Andrew Weatherall obituary: The DJ world loses its Guv’nor

Arguably the most complete artist to emerge from the acid house era, DJ, producer and remixer Andrew Weatherall died earlier this week, aged 56. We look back on his legacy

Feature by Michael Lawson | 21 Feb 2020
  • Andrew Weatherall at UntitledLive

Despite being born and raised in Berkshire, Andrew Weatherall was responsible for producing one of the greatest Scottish albums of all time in Screamadelica, Primal Scream’s era-defining instant classic. While it will undoubtedly go down as his crowning glory, this was but one exciting chapter in the story of a musical visionary who changed the game forever. Weatherall died on Monday morning (17 Feb) after his admission to Whipps Cross hospital in London with a pulmonary embolism.

After spending much of the 80s in post-punk bands, his first meaningful foray into the dance music world came after a chance encounter with Danny Rampling. Hearing him spin a Chris & Cosey record at a house party, the Balearic flag-bearer installed Weatherall as resident at his legendary Shoom club night, igniting a lifelong love affair with club culture in the process. The pair, along with Terry Farley, Cymon Eckel and Steve Mayes, would go on to form Boy's Own, a music and fashion fanzine that captured the nascent British acid house scene in all its glory.

Demonstrating a keen cultural awareness through his writing and DJing, it was from here that Weatherall was approached by Creation Records with regards to producing the new Primal Scream album, despite the fact he had never once been behind a mixing desk. Armed with what he later described in an interview with the BBC as the “confidence of ignorance”, he produced seven of the eleven tracks on what would become Screamadelica. A Mercury Prize-winning masterpiece, widely hailed as Primal Scream’s finest work, it was a record that shaped a generation, bridging the previously disparate worlds of acid house, rock'n'roll, post-punk and psychedelia.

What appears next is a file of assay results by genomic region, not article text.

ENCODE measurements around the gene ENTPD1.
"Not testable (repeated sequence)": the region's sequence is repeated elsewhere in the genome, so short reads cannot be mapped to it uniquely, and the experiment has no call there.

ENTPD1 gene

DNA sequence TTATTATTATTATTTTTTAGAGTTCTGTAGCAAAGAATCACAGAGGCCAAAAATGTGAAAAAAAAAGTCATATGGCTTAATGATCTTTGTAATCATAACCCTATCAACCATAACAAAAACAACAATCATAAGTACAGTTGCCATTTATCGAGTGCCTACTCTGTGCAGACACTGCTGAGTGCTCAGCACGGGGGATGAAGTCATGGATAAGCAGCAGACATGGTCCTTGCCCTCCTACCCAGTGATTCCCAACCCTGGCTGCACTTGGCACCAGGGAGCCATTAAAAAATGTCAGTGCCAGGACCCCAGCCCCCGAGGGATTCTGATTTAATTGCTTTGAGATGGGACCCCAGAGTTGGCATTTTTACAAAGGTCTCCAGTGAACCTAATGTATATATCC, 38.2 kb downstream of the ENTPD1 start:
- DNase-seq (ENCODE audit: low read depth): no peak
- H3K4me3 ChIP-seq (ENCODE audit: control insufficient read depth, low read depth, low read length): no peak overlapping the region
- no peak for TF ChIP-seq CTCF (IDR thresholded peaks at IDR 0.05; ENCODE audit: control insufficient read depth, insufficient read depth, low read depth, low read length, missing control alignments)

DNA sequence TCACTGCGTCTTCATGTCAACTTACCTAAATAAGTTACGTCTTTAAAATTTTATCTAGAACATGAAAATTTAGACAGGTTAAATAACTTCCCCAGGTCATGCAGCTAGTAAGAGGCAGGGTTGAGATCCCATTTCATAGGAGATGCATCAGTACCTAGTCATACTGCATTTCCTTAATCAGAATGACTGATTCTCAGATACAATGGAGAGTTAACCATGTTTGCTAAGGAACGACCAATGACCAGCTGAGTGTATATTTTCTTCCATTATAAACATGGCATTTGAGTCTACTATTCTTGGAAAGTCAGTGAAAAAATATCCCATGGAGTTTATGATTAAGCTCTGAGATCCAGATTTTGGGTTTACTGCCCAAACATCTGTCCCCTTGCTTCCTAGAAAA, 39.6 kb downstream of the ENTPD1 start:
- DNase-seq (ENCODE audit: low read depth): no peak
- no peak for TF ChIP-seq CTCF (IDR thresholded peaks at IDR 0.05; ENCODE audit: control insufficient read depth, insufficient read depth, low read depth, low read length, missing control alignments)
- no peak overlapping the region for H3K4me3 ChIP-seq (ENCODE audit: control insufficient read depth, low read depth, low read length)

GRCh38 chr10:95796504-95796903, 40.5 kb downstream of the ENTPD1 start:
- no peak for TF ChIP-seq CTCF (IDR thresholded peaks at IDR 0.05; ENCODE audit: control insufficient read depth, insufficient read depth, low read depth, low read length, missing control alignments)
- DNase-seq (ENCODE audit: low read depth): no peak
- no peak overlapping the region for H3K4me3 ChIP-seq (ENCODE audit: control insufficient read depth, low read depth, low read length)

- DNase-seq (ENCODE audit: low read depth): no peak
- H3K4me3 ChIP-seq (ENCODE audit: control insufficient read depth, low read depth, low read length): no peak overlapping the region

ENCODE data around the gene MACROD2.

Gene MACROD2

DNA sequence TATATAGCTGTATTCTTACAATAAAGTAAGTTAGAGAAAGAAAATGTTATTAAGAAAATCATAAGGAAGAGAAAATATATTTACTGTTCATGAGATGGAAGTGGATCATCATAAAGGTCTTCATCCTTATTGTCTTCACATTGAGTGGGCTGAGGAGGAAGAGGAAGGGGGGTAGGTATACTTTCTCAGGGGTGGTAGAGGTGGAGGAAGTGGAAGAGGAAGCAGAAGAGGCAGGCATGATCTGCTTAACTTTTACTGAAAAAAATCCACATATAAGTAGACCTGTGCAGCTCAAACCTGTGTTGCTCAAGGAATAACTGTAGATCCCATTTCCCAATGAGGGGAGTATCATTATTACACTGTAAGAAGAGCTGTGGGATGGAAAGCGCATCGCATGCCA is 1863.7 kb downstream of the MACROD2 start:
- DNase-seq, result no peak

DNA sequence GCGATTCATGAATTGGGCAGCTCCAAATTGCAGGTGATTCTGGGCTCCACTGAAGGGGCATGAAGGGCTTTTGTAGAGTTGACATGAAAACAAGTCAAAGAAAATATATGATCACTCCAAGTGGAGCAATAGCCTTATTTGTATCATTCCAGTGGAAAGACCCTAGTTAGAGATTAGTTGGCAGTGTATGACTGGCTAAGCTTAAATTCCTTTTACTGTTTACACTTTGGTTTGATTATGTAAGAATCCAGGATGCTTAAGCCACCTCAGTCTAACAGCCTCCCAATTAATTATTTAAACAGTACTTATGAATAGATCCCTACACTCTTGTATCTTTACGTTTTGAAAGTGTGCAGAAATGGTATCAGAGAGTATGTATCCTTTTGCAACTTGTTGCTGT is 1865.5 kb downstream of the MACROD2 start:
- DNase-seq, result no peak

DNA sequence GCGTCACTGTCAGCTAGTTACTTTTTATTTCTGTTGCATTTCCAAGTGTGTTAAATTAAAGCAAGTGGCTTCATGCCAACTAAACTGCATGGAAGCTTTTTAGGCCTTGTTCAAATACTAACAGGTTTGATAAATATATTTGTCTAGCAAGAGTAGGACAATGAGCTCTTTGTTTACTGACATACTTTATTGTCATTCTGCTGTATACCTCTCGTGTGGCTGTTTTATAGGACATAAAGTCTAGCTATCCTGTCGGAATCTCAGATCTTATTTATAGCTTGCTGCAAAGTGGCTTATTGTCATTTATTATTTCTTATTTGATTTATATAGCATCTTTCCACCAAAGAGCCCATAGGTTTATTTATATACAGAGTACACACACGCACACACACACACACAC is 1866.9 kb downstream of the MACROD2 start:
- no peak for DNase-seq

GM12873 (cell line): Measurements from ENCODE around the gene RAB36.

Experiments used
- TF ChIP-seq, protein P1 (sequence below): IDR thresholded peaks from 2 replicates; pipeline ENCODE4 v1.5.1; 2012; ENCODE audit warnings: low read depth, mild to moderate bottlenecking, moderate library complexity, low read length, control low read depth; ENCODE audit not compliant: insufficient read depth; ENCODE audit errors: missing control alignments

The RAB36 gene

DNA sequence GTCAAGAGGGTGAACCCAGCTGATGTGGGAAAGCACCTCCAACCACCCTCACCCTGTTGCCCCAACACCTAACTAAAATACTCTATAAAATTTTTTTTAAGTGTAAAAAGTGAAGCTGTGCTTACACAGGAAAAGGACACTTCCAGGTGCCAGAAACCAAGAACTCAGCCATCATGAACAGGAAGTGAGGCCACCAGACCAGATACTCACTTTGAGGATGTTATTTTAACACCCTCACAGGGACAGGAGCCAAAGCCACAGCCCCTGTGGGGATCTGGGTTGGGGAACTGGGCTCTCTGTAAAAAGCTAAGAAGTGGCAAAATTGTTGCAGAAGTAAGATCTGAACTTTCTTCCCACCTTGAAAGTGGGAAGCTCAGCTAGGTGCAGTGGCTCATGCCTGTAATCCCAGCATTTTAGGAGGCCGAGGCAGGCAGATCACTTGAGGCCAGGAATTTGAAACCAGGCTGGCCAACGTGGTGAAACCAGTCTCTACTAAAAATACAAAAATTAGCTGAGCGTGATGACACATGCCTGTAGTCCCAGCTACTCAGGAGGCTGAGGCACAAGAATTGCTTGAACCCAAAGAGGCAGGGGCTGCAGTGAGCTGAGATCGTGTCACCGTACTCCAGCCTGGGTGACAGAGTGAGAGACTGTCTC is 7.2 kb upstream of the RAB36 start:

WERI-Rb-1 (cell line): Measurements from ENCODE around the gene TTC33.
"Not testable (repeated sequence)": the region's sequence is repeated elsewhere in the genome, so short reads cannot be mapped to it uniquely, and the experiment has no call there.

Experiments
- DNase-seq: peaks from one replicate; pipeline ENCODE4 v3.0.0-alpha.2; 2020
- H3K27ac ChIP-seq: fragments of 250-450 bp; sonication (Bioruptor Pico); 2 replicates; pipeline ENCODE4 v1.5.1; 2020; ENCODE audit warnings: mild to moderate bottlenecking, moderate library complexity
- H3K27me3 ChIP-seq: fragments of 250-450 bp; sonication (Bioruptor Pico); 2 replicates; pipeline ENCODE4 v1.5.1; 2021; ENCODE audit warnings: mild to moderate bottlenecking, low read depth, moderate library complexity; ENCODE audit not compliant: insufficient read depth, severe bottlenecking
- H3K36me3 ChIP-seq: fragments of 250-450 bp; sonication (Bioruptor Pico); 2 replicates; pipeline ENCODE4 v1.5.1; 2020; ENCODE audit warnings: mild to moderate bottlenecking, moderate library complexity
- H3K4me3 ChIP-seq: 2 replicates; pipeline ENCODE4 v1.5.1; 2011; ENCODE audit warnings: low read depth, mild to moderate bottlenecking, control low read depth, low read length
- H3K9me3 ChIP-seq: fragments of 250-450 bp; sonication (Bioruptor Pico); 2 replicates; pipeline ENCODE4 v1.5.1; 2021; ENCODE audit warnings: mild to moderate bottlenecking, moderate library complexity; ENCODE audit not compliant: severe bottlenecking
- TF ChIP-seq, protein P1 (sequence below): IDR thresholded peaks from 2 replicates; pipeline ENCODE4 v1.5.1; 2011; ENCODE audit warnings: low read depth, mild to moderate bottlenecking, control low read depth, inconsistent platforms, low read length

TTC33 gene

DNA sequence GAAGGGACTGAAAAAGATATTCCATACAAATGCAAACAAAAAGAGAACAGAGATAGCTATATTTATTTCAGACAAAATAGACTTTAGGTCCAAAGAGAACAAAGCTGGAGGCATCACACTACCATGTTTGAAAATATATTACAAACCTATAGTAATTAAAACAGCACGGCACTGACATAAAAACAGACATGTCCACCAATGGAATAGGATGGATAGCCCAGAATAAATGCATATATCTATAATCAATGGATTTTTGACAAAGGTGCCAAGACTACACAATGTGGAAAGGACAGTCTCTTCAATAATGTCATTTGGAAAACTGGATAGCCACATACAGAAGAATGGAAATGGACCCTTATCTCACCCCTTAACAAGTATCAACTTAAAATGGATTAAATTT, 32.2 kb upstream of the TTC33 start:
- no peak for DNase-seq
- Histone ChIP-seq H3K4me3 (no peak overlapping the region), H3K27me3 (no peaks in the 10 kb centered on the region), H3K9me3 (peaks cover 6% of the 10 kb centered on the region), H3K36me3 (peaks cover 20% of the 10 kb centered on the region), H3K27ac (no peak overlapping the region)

At this stage Weatherall made a conscious decision to sidestep the fame that could have easily propelled him to household name status. This involved turning down a string of eye-wateringly lucrative deals to work with some of the world’s biggest bands, instead declaring: “I’ll only work on tracks I like by bands I’m into. If a band sound like wankers, I won’t work with them.”

He expressed a similar indifference towards the superstar DJ phenomenon that emerged in the mid-90s, a trend that actually inspired him to become more leftfield and experimental while many of his contemporaries were selling out and embarking on stadium tours. “It was very tempting, because the money to be made and the larks to be had were manifold,” he recalled in an interview with The Guardian in 2016. “But call me unambitious, I was fine as I was. I’m quite happy at this level. When it becomes a career, a career in any business looks quite tiresome and vexing and like it might involve me having meetings with people I don’t want to have meetings with.”

As prolific as anyone in the electronic music world, Weatherall’s back catalogue of projects and aliases is an embarrassment of riches that would put most record labels to shame. Forming three-piece electronic trio The Sabres of Paradise upon leaving the Boy's Own crew, he would release further music as Two Lone Swordsmen (with Keith Tenniswood aka Radioactive Man), Blood Sugar (with David Harrow) and The Asphodells (with Timothy J Fairplay), among others – all while DJing up and down the UK and beyond most weekends.

It’s his remix work under the aforementioned aliases that will be remembered most fondly, with dozens of his edits – of artists ranging from My Bloody Valentine, Björk and Saint Etienne to The Future Sounds of London, Ricardo Villalobos and Leftfield – worthy of a mention whenever the conversation turns to ‘best ever remix’. More recently, A Love From Outer Space – the party he ran with fellow chug enthusiast Sean Johnston that never plays tracks faster than 122 BPM – occupied most of his time.

Perhaps the saddest thing about his untimely passing is the fact that he clearly had so much more to offer, musically and otherwise. Where Rampling, Farley and the rest of the Boy's Own crew have faded into cultural insignificance, Weatherall’s ebullient musical passions shined bright until the very end. As Weatherall's longtime friend and collaborator Irvine Welsh said in a Twitter post earlier in the week: “Genius is an overworked term but I'm struggling to think of anything else that defines him."

He is survived by his partner Elizabeth Walker, his father and his brother Ian.